SIMON Hill, owner of Ortiga, is a mate of mine. Thats no big deal. I have a bunch of friends in the restaurant business.
While I can predict mutterings of favouritism, the greater danger, however, lies in the fact that I’m nervous about seeming biased and, therefore, am at risk of not doing a place justice.
But Ortiga is something special – daring, ambitious, exciting.
The menu will scare some folk and irritate others, but it thrilled me as it would anyone who has a keen interest in food and a taste for the unexpected.
The downstairs restaurant is moody and theatrical, thanks to a gloriously exposed kitchen separated from the dining floor only by a low bench.
The waiters are impeccably drilled and their product knowledge seems to go well beyond the rehearsed.
And with this menu and wine list, that’s what’s needed.
Let’s start with that wine list. It’s the sort of thing I generally despise – riddled with runs of expensive bottles and carrying a huge amount of confusing, befuddling weight.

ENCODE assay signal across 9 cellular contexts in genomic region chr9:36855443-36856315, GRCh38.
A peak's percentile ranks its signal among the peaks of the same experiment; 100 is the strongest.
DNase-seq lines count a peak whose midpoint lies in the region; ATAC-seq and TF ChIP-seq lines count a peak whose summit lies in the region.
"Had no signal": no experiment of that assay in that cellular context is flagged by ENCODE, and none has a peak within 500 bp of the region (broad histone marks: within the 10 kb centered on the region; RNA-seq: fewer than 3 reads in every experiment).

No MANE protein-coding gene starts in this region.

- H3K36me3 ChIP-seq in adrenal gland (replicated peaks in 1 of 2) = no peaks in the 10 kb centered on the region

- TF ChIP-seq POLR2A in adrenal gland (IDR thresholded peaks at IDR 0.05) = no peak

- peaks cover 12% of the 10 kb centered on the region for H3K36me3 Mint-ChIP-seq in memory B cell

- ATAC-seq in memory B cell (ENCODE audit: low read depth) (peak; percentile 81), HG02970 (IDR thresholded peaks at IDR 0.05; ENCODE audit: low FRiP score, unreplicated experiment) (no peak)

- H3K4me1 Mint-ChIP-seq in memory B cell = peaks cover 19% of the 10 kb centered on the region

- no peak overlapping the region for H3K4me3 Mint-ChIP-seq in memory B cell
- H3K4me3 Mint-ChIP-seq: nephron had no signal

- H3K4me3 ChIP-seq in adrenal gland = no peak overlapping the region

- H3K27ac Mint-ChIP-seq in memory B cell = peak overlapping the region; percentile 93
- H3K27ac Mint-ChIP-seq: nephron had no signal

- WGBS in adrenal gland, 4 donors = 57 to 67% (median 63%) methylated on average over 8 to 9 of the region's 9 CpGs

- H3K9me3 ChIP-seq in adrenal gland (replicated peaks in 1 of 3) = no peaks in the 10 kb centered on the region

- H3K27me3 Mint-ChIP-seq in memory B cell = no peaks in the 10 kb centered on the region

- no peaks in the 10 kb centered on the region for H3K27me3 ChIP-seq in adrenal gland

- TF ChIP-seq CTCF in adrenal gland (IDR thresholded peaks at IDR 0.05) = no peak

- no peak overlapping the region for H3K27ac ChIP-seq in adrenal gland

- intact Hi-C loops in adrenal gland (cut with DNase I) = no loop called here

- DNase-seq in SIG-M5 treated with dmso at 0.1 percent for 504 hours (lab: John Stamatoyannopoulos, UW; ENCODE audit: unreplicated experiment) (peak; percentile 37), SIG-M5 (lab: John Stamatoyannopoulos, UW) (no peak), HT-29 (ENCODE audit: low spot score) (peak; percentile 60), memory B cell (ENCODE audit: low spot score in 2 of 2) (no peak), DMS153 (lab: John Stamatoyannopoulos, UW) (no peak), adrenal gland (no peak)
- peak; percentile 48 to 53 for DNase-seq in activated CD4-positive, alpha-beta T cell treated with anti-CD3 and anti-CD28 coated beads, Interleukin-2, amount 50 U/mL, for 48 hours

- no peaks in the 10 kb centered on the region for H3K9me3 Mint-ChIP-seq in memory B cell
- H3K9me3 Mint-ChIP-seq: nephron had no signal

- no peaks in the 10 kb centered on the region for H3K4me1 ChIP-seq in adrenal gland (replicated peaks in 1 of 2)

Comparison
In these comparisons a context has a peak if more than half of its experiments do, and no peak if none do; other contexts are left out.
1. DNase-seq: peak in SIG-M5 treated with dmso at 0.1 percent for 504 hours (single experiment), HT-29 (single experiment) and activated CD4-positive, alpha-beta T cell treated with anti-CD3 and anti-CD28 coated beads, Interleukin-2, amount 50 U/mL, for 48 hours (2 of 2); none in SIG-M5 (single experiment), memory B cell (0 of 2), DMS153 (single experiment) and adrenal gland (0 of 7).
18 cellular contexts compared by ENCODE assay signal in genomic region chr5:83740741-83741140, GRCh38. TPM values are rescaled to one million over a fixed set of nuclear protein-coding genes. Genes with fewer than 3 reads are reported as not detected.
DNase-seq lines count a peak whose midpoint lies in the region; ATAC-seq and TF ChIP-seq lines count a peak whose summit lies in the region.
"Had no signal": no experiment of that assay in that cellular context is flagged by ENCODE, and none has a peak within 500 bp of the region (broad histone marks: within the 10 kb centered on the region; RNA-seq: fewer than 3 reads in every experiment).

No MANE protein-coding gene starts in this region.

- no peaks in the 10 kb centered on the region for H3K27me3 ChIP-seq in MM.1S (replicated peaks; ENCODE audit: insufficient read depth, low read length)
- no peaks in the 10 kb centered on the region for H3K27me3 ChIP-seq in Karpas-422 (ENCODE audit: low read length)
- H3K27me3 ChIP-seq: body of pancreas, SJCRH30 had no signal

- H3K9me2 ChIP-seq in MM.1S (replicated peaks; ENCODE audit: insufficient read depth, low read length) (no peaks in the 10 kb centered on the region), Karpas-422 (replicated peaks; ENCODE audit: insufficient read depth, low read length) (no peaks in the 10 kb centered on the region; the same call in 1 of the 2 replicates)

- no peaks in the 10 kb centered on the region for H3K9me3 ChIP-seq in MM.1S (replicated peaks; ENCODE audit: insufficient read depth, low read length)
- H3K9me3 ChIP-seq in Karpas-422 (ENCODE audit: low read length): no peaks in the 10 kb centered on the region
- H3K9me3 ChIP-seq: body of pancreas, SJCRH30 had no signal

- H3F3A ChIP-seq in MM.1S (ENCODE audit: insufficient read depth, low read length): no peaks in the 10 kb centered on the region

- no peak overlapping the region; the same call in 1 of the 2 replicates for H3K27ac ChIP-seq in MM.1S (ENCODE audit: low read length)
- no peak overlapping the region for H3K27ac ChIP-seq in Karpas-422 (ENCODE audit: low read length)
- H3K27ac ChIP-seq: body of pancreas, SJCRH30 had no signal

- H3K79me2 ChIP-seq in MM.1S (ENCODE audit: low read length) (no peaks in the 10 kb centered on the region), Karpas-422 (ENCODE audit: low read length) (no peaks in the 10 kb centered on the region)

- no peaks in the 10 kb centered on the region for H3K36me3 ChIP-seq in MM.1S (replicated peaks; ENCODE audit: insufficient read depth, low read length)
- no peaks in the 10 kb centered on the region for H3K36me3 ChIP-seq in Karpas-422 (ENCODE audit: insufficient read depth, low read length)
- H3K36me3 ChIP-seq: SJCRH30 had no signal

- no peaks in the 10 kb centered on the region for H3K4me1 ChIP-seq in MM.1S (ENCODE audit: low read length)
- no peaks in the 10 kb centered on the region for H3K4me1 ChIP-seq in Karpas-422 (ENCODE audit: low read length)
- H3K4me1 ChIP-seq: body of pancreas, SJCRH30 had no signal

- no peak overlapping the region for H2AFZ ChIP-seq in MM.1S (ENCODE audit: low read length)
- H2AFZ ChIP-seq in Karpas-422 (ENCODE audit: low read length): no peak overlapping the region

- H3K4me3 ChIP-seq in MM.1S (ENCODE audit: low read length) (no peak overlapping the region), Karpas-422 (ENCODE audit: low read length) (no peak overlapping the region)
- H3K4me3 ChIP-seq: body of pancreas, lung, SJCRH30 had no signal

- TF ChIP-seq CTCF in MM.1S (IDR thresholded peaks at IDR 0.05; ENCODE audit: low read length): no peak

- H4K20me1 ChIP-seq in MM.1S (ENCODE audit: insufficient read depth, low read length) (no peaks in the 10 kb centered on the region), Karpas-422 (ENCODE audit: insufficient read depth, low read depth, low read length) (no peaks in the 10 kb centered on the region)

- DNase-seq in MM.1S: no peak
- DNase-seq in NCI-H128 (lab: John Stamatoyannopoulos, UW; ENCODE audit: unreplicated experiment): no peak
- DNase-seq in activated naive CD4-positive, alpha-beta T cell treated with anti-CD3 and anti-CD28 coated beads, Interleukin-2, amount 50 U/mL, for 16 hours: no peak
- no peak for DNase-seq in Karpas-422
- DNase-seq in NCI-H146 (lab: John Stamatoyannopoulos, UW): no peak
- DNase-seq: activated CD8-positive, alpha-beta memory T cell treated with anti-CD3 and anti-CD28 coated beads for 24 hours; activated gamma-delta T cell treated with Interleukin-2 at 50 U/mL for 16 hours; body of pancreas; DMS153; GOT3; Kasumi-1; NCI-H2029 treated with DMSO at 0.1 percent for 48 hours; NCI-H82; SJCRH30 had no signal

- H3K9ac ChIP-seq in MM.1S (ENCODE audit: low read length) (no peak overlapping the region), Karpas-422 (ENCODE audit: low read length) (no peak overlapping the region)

But there is more to the Ortiga list than mere show. The Spanish content is carefully considered, with explanations (although not enough) to ease folk into each section, plus there’s a knowledgeable sommelier treading the floorboards.
Chef Pablo Tordesillas is a Spaniard and a talented one at that.
His menu, in typical Spanish fashion, is made to be shared, and pays homage to an array of traditional dishes, some more experimental, modern affairs and a few large joints of meat for two or more.
We tried revuelto with chistorra, bacalao and piquillos (a version of scrambled eggs with sausage, salted cod and peppers, $17), morcilla de burgos with granny smith jelly and broad beans (blood sausage, easily the dish of the night, $20), croquetas ($3 each), gambas al ajillo (garlic prawns, $24), inset, mar y montana of veal sweetbreads and cuttlefish with pedro ximenez reduction ($24) and, the most startling of the lot, oysters with pig trotters and stinging nettle picada ($17).
The food ranged from understated and delicious to quite challenging, with the oyster-pig trotter affair the most likely candidate for blood feuds and divorces.
I found that particular dish oddly intriguing but utterly captivating.
I encourage the adventurous among you to experience Ortiga for yourselves.
Not only is it the most exciting addition to Brisbane dining in a long time, but it’s also impeccably planned and delivered.